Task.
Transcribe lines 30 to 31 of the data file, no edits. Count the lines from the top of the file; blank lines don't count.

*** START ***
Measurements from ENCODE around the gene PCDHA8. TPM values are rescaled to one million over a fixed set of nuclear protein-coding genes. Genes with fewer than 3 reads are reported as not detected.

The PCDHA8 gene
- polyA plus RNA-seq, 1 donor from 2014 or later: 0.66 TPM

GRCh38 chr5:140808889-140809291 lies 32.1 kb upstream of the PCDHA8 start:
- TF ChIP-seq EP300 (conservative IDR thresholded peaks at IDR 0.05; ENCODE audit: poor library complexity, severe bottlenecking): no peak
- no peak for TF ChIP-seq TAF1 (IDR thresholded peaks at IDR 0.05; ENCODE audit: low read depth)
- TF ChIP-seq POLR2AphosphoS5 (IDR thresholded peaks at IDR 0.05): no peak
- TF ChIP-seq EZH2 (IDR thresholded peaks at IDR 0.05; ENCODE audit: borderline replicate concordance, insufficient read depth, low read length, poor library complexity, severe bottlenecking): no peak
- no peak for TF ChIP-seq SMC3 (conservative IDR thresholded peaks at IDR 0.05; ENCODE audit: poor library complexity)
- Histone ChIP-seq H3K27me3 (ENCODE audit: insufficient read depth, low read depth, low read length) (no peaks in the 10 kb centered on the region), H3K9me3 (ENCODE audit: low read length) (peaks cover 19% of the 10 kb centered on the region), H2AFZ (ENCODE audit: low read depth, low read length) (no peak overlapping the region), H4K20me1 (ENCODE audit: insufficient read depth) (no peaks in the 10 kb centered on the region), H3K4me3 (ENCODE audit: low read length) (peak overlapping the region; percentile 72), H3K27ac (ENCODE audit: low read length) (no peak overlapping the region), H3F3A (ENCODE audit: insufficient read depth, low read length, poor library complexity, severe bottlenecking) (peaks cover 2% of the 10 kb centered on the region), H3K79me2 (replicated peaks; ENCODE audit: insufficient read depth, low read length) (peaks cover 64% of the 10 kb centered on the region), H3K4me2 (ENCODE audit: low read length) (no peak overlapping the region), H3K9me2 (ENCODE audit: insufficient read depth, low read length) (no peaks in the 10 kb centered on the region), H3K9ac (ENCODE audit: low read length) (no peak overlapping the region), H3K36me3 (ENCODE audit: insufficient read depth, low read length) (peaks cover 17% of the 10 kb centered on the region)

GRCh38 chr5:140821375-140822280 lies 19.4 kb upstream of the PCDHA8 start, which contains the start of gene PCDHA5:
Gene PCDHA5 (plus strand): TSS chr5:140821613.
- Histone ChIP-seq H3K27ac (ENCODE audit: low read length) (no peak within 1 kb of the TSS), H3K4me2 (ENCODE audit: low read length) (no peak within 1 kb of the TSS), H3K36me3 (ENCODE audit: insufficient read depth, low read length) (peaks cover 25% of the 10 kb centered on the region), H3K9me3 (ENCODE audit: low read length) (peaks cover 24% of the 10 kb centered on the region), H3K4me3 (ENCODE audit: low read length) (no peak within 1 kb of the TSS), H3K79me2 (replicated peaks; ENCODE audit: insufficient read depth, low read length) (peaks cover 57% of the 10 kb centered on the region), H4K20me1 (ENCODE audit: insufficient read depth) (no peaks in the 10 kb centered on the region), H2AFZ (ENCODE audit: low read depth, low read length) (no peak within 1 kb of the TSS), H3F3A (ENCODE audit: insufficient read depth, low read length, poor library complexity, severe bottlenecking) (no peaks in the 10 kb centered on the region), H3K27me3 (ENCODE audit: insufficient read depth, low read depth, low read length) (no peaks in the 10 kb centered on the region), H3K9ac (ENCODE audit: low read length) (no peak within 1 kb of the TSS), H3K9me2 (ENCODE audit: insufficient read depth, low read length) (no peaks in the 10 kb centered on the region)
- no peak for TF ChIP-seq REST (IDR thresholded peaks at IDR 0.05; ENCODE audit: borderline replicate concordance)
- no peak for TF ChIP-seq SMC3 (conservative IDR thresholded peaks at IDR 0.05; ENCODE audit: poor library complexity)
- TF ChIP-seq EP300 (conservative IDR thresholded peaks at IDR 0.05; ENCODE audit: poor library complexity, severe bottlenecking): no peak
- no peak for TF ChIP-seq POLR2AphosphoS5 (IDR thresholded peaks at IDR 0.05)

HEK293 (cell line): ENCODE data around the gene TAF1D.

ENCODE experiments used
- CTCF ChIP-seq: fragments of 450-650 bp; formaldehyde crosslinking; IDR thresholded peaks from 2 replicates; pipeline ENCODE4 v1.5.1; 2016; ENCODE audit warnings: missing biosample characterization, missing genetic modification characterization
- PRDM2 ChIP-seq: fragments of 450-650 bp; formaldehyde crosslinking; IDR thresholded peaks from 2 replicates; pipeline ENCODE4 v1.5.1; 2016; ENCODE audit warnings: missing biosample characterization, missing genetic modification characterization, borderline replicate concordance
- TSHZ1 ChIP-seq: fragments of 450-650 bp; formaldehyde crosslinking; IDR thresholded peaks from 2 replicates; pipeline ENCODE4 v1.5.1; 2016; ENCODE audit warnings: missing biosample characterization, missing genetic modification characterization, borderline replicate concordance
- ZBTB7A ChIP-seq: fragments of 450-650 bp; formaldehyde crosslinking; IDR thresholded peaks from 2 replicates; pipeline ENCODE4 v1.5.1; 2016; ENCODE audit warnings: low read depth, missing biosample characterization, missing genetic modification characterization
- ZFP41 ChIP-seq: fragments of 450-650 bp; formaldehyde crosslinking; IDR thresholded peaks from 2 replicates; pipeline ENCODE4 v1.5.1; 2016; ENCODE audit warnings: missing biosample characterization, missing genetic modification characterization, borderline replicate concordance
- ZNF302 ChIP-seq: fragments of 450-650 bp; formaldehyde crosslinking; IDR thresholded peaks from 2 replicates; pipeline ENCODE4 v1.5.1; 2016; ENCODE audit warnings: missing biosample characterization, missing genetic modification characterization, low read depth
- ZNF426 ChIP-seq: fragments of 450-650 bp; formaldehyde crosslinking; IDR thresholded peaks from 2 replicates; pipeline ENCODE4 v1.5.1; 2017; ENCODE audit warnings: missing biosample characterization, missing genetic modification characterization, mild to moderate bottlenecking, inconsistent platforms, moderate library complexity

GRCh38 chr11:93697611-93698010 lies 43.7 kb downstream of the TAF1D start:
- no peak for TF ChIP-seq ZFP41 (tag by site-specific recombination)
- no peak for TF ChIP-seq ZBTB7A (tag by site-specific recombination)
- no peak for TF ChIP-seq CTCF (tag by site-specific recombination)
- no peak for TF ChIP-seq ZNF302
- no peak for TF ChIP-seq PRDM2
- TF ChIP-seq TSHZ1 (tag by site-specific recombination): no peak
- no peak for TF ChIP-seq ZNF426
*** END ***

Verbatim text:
- no peak for TF ChIP-seq CTCF (tag by site-specific recombination)
- no peak for TF ChIP-seq ZNF302